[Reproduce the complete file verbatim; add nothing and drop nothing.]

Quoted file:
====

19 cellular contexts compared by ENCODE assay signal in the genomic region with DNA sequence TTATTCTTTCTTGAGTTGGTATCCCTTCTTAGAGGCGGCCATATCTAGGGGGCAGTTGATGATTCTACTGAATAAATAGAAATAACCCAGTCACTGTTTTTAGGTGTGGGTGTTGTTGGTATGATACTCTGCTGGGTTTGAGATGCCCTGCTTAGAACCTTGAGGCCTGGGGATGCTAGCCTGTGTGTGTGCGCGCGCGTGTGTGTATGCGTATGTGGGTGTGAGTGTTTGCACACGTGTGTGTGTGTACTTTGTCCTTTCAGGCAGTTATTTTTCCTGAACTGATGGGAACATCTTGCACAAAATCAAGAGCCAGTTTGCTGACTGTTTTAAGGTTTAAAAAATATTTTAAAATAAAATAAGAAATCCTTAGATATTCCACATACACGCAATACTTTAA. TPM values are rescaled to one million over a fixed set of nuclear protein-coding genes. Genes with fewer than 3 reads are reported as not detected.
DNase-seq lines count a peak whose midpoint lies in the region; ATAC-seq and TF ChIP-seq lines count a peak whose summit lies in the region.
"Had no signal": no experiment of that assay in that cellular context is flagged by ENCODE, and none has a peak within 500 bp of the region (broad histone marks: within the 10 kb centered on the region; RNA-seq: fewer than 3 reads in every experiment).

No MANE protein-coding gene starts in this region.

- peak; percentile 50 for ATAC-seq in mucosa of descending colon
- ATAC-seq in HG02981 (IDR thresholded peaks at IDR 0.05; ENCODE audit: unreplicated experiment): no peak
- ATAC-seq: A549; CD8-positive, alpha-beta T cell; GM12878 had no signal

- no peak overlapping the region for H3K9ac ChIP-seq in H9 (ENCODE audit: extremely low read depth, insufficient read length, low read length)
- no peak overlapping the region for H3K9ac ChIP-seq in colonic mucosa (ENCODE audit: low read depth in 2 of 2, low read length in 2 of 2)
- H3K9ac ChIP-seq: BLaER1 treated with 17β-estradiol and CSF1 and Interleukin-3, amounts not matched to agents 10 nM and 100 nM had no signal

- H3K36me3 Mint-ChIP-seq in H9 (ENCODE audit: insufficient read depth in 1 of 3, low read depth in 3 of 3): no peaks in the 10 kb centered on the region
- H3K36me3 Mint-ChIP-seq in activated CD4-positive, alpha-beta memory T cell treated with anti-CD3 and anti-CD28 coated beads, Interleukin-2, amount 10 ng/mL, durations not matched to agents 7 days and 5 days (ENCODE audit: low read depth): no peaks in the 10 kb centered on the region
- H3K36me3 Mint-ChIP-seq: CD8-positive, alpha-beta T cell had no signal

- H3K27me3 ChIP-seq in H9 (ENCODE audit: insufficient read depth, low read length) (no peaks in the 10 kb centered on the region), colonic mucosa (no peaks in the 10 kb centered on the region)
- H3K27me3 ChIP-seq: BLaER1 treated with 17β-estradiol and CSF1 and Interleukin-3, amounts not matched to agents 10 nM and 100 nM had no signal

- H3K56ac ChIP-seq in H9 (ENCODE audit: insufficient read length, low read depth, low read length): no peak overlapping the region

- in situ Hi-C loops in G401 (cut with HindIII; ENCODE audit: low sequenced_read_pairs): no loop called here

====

19 cellular contexts compared by ENCODE assay signal in the genomic region with DNA sequence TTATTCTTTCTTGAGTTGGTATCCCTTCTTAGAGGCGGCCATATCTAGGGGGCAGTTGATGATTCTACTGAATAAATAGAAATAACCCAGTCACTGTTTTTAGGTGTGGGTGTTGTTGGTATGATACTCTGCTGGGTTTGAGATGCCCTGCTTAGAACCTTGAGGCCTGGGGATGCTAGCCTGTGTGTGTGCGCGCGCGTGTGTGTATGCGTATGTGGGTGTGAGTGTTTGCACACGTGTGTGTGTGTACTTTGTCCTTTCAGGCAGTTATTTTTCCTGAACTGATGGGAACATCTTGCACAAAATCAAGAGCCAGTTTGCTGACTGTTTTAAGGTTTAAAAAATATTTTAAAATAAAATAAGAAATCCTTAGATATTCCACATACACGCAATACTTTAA. TPM values are rescaled to one million over a fixed set of nuclear protein-coding genes. Genes with fewer than 3 reads are reported as not detected.
DNase-seq lines count a peak whose midpoint lies in the region; ATAC-seq and TF ChIP-seq lines count a peak whose summit lies in the region.
"Had no signal": no experiment of that assay in that cellular context is flagged by ENCODE, and none has a peak within 500 bp of the region (broad histone marks: within the 10 kb centered on the region; RNA-seq: fewer than 3 reads in every experiment).

No MANE protein-coding gene starts in this region.

- peak; percentile 50 for ATAC-seq in mucosa of descending colon
- ATAC-seq in HG02981 (IDR thresholded peaks at IDR 0.05; ENCODE audit: unreplicated experiment): no peak
- ATAC-seq: A549; CD8-positive, alpha-beta T cell; GM12878 had no signal

- no peak overlapping the region for H3K9ac ChIP-seq in H9 (ENCODE audit: extremely low read depth, insufficient read length, low read length)
- no peak overlapping the region for H3K9ac ChIP-seq in colonic mucosa (ENCODE audit: low read depth in 2 of 2, low read length in 2 of 2)
- H3K9ac ChIP-seq: BLaER1 treated with 17β-estradiol and CSF1 and Interleukin-3, amounts not matched to agents 10 nM and 100 nM had no signal

- H3K36me3 Mint-ChIP-seq in H9 (ENCODE audit: insufficient read depth in 1 of 3, low read depth in 3 of 3): no peaks in the 10 kb centered on the region
- H3K36me3 Mint-ChIP-seq in activated CD4-positive, alpha-beta memory T cell treated with anti-CD3 and anti-CD28 coated beads, Interleukin-2, amount 10 ng/mL, durations not matched to agents 7 days and 5 days (ENCODE audit: low read depth): no peaks in the 10 kb centered on the region
- H3K36me3 Mint-ChIP-seq: CD8-positive, alpha-beta T cell had no signal

- H3K27me3 ChIP-seq in H9 (ENCODE audit: insufficient read depth, low read length) (no peaks in the 10 kb centered on the region), colonic mucosa (no peaks in the 10 kb centered on the region)
- H3K27me3 ChIP-seq: BLaER1 treated with 17β-estradiol and CSF1 and Interleukin-3, amounts not matched to agents 10 nM and 100 nM had no signal

- H3K56ac ChIP-seq in H9 (ENCODE audit: insufficient read length, low read depth, low read length): no peak overlapping the region

- in situ Hi-C loops in G401 (cut with HindIII; ENCODE audit: low sequenced_read_pairs): no loop called here